US indicts Chinese nationals on trumped-up hacking charges

By Jacob Crosse
22 July 2020

In an escalation of the bipartisan anti-China campaign, US Department of Justice officials in Spokane, Washington on Tuesday unsealed an indictment against two former engineering students, charging them with hacking in order to steal data on COVID-19 vaccine research.

In the 11-page indictment, Chinese citizens Li Xiaoyu, 34, and Dong Jiazhi, 33, are accused of working on behalf of the Chinese government to hack into the computer systems of US and international companies in order to steal trade secrets, personal information, and information on a potential COVID-19 vaccine.

The indictment states that the two not only worked on their own “for profit,” but also at the direction of the Ministry of State Security (MSS), a civilian spy agency, on behalf of the Chinese government.

Each of the two is charged with one count of conspiracy to commit computer fraud, conspiracy to commit theft of trade secrets, conspiracy to commit wire fraud, unauthorized access of a computer and seven counts each of aggravated identity theft.

If convicted on all counts and given maximum sentences, the pair would spend up to 64 years in prison. However, it is extremely unlikely they will ever be extradited to the US.

Li Xiaoyu and Dong Jiazhi, the indictment alleges, are former classmates at the University of Electronic Science and Technology, “an electrical engineering college in Chengdu, China.” Li and Dong are accused of using “their technical training to hack the computer networks of a wide variety of companies,” beginning in September 2009.

The indictment does not allege that the defendants actually stole any information related to COVID-19 vaccine research. This, however, did not stop the Washington Post, CNBC, MSNBC and the New York Times from running headlines accusing the two of “stealing vaccine data for China” (the Times) or smearing China for “sponsoring criminal hackers targeting coronavirus vaccine research” (the Post).

The accusations come less than a week after the intelligence agencies of the US, Canada and the UK accused the Russian government of “plotting to steal” coronavirus research. The Times breathlessly promoted the baseless claims of the intelligence agencies on its front page, despite there being no actual evidence or named victims.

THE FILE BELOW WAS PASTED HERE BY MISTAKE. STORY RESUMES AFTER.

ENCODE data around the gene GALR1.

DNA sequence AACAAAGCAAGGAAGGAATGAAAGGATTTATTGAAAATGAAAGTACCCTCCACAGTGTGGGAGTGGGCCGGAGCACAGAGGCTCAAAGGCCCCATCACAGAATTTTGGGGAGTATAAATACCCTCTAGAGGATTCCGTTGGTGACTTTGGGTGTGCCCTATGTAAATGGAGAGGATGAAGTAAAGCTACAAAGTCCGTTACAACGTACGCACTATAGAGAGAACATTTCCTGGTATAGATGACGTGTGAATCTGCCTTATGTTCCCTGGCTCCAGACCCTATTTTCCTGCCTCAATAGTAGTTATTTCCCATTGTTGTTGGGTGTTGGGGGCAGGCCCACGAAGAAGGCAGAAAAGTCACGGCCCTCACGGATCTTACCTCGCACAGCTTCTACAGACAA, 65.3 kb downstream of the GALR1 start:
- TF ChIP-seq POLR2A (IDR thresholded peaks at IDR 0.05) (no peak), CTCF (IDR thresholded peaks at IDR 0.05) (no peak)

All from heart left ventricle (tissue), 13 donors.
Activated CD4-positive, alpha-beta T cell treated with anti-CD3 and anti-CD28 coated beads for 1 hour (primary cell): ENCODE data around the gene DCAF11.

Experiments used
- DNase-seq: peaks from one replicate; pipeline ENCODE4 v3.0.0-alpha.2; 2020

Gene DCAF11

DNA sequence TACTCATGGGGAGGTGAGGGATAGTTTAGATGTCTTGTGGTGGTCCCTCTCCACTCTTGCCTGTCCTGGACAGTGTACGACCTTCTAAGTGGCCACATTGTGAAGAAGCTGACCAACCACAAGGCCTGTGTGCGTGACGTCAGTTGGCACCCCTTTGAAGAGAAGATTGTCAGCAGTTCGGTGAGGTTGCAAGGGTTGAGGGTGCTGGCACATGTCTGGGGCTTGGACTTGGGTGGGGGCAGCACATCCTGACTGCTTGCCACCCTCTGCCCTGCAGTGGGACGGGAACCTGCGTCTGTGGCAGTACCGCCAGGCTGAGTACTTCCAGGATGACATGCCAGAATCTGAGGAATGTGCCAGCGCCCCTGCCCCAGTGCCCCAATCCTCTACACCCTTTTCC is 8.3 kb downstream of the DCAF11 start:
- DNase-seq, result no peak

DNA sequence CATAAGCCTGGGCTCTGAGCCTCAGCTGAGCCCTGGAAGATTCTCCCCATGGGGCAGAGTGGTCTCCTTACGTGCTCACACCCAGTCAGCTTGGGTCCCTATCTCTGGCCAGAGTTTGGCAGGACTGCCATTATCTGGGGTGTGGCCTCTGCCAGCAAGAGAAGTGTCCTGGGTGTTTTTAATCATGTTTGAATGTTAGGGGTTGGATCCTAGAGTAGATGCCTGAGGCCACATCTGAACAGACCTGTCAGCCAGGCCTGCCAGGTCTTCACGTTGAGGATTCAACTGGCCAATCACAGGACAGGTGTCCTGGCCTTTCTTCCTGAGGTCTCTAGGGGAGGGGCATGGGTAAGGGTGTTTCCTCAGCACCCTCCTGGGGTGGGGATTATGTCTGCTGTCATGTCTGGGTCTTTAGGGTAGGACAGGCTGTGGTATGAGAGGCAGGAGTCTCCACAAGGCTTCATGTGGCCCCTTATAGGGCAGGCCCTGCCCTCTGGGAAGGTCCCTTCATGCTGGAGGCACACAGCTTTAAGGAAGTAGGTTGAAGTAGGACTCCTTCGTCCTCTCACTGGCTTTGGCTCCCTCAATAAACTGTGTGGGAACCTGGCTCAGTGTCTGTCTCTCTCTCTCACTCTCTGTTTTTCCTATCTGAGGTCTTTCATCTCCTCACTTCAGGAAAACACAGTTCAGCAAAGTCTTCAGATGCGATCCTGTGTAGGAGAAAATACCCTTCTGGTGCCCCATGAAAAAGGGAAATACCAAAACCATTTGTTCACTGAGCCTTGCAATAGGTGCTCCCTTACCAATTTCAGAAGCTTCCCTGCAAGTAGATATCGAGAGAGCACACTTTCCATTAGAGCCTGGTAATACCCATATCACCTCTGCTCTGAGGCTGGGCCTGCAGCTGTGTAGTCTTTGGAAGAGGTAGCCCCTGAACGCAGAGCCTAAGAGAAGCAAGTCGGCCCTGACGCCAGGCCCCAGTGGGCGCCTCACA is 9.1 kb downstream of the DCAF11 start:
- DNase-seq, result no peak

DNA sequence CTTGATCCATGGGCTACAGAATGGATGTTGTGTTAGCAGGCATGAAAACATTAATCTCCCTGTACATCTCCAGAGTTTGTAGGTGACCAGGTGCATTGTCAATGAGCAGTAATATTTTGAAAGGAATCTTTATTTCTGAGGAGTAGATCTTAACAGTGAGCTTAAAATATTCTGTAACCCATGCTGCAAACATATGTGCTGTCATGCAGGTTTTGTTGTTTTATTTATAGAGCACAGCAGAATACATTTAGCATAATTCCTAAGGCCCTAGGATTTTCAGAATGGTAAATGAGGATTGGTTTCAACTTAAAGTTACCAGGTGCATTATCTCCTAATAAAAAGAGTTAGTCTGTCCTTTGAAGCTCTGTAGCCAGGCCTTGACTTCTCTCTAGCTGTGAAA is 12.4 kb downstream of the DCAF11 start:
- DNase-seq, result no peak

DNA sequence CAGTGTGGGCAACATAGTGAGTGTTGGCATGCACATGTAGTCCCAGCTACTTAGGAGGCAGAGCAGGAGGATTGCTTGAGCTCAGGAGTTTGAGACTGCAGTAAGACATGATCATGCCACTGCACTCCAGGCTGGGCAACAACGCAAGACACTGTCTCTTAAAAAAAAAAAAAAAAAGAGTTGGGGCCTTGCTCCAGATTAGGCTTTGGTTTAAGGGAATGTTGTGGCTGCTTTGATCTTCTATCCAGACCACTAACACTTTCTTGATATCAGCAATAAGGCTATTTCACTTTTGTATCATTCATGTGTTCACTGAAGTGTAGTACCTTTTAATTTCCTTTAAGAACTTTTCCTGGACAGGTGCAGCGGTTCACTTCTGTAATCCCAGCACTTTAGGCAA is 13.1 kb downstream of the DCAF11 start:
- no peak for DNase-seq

It also follows unsubstantiated allegations by FBI Director Christopher Wray and Attorney General William Barr that China has been hacking into US-based companies involved in coronavirus vaccine research.

As the World Socialist Web Site explained last week:

There is a ferocious global struggle between competing corporations and nations to be the first to patent a vaccine for the coronavirus. At stake are billions of dollars for corporate CEOs, investors and bankers, and an immense geopolitical advantage for the country that wins the vaccine sweepstakes…

Under no conditions is US imperialism prepared to allow either Russia or China to dominate the global market for a COVID-19 vaccine. It is seeking in advance to criminalize their efforts, very possibly as a prelude to banning the import of such a vaccine into the US and lesser powers dependent on it, such as the UK and Canada.

The indictment against Li and Dong does not name any companies but does give general locations and singles out industries that were allegedly hacked. The two are accused of compromising the security of various US engineering and technology firms as well as a “Virginia federal and defense contractor.”

The US also accuses the pair of breaking into a British artificial intelligence firm, a Swedish online gaming company, a Lithuanian gaming company, a South Korean shipbuilding and engineering firm, and an Australian solar company.

Li and Dong are alleged to have researched and identified targets through publicly available information. According to the indictment, they were able to gain access using “publicly known software vulnerabilities in popular products.”

In announcing the charges, FBI Deputy Director David Bowdich accused the Chinese government of stealing “intellectual property and research which bolster its economy, and then they use that illicit gain as a weapon to silence any country that would dare challenge their illegal actions.”

John Demers, head of the Justice Department’s National Security Division, ramped up the saber rattling, stating: “China has now taken its place, alongside Russia, Iran and North Korea, in that shameful club of nations that provide a safe haven for cybercriminals in exchange for those criminals being ‘on call’ to work for the benefit of the state, here to feed the Chinese Communist Party’s insatiable hunger for American and other non-Chinese companies’ hard-earned intellectual property, including COVID-19 research.”

The announcement of the charges comes one week after US Secretary of State Mike Pompeo branded nearly all Chinese claims in the South China Sea as “illegal.” Earlier this month, the US sent two aircraft carrier battle strike groups into the South China Sea for war games in the vicinity of Chinese military bases, escalating Washington’s war preparations against the nuclear-armed country.

It should also be noted that earlier this year reports surfaced that for at least five decades the Central Intelligence Agency and the National Security Agency, through a Swiss diplomatic encryption company they owned, have spied on the private communications of world leaders and government officials around the world.

 

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